In most undergraduate research programs, it’s one undergraduate by themself in a lab for a few weeks, and if they’re lucky, they get a good mentor. In SGI, we wanted a more collaborative setting, and we also couldn’t assume that our students possessed baseline knowledge of this research field. So, for the first week, we had instruction and tutorials led by experts in the field. Then, we devoted the remaining five weeks to research experience, as well as guest lectures, panels on graduate admissions and graduate school, and other activities.

Because it’s difficult to get people to volunteer for six whole weeks, we invited volunteer mentors from industry and academic institutions to join us for one to three-week periods. At the end of each week, the students would view a list of available projects from the mentors, rank the projects in terms of their preferences, and then there would be a matchmaking process. This structure was very successful—the amount of facetime the students got with their mentors was phenomenal, with some reporting over two hours a day. Moreover, the students were working in teams, making the experience more collaborative than being isolated in a lab.

SGI Fellows Natasha Diederen, Alice Mehalek, Zhecheng Wang, Zeltzyn Montes Rosales, and Olga Guțan studied the design and physical properties of minimal surfaces, guided by volunteer mentors Etienne Vouga (professor at UT Austin), Nick Sharp (postdoc at University of Toronto), Josh Vekhter (doctoral student at UT Austin), Stephanie Wang (postdoc at UCSD), and Erik Amézquita (doctoral student at Michigan State University). For more details on this project, visit:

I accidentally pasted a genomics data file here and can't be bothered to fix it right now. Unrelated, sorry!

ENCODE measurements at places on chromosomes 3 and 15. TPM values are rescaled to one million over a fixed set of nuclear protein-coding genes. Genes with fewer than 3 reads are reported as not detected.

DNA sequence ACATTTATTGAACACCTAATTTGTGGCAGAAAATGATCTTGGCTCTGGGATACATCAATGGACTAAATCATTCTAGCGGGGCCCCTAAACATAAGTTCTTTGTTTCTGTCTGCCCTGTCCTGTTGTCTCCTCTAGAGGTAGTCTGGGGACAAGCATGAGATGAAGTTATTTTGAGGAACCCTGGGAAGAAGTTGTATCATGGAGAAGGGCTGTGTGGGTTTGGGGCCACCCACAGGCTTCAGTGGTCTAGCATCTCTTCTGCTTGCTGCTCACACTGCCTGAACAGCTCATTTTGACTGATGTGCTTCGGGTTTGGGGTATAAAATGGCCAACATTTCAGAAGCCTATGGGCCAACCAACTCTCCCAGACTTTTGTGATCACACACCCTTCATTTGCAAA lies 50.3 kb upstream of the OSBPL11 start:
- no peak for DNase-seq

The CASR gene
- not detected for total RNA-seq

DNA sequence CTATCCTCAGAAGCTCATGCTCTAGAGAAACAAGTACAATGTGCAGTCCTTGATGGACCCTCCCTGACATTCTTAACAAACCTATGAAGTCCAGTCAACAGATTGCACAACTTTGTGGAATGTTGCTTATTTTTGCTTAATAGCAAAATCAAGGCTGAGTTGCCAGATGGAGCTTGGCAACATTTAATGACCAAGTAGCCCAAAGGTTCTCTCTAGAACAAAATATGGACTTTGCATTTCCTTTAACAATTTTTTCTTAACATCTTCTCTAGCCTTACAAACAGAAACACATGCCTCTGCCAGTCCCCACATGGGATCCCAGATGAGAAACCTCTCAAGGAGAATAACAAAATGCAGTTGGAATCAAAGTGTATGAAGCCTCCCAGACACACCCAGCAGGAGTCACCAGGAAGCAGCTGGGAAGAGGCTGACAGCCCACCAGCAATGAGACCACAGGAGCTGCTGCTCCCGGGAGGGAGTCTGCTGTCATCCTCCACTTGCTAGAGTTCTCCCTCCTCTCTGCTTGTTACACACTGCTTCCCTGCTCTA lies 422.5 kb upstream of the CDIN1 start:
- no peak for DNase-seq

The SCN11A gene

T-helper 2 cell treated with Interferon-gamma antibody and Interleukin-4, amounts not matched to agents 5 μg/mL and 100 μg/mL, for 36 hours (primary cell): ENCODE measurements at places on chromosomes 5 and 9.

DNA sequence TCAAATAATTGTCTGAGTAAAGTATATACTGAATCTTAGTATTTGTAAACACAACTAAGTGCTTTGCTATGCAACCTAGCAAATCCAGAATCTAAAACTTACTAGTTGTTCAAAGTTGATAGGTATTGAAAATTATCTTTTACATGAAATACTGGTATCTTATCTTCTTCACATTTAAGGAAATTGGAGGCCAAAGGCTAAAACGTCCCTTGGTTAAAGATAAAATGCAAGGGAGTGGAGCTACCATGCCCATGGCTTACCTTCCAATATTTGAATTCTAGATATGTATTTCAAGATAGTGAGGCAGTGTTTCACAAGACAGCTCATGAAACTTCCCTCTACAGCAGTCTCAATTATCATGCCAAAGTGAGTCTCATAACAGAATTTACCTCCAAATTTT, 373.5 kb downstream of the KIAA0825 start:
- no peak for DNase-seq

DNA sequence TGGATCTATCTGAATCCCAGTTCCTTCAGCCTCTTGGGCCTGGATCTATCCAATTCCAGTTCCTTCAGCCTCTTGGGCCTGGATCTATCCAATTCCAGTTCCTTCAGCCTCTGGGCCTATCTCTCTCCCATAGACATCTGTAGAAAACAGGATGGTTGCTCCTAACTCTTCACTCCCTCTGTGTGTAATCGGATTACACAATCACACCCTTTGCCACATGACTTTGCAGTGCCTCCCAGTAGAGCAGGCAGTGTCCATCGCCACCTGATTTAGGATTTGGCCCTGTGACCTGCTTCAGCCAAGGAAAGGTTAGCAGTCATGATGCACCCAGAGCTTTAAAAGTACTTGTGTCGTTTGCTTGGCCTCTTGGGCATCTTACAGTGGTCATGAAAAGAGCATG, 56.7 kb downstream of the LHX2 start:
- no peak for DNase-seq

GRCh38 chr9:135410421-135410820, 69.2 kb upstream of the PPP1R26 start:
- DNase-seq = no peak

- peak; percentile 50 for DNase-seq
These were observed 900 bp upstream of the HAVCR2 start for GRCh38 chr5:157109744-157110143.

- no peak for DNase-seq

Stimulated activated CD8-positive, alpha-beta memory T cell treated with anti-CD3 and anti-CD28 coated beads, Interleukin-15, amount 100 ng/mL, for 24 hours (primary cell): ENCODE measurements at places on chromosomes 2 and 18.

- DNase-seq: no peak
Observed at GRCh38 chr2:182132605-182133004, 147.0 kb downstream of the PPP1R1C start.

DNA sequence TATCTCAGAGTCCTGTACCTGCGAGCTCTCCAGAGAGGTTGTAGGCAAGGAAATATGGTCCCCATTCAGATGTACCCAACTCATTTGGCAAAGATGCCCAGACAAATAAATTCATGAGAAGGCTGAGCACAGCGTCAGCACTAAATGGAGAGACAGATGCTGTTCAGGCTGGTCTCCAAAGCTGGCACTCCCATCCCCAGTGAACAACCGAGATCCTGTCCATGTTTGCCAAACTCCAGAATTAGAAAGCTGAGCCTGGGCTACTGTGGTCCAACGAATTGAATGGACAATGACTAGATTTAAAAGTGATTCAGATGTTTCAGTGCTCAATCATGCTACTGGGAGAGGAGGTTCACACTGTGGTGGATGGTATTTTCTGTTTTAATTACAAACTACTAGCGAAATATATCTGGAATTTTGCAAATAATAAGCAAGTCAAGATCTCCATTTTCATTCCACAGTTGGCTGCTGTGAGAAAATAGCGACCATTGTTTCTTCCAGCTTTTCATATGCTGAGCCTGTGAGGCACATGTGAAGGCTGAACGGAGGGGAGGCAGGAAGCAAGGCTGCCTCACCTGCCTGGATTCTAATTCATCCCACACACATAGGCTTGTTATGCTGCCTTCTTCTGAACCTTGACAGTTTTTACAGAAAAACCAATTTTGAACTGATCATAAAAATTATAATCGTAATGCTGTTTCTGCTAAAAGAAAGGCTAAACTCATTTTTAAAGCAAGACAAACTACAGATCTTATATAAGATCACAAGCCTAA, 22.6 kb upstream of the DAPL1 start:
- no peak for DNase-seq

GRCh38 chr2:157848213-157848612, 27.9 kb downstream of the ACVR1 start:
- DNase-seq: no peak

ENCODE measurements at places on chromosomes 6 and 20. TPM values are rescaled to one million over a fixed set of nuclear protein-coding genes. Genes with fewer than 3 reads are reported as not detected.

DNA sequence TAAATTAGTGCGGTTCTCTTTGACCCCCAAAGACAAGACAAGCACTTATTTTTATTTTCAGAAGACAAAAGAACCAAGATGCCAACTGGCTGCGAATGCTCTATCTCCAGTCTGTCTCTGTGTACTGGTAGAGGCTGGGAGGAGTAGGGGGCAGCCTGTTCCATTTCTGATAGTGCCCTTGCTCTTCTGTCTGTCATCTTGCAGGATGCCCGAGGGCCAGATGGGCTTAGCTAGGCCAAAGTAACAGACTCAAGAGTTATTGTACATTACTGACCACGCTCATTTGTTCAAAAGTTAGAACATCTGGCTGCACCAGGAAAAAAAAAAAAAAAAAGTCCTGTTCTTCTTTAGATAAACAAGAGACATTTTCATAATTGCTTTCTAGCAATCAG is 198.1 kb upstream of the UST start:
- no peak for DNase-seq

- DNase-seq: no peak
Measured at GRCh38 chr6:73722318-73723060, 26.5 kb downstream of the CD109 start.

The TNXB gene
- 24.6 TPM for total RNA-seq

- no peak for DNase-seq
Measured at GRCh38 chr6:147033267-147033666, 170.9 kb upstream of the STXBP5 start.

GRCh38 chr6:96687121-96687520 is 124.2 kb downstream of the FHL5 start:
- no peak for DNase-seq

Tell me about how the program was received by the student participants, and what you’ll be carrying into next year.

It’s important to note that this program was paid. For equity reasons, we wanted to make sure that the opportunity cost of participating in this program, relative to taking a summer job, was low. Our students were an extremely diverse bunch, who shared their experiences and thoughts via Twitter throughout the program and used social media to connect with each other. This was a global program with students spread across 27 countries, so there was a relatively small window of time when we asked people to be physically available—11 AM-4 PM Boston time—and even that was a challenge for our SGI Fellows in countries like Bangladesh and Vietnam, who had to adjust their schedule to participate. But, due to the online setting, we were able to recruit colleagues from all over the world to hop on digitally, mentor for a couple of hours, then go back to their lives in whatever time zones they happened to live in.

The feedback from both the mentors and the students was overwhelmingly positive; it let us know we were on the right track. One SGI Fellow in particular, Marcus Vidaurri, gave feedback that really stuck with me: “Each project had a unique set of perspectives, questions, methods, and applications that deepened my understanding of geometry processing research. I also got to witness firsthand the breadth of geometry processing and meet amazing people from all over the world.”

The Summer Geometry Initiative is currently seeking funding for 2022; if you are interested in becoming a sponsor of this program, please contact Prof. Justin Solomon at .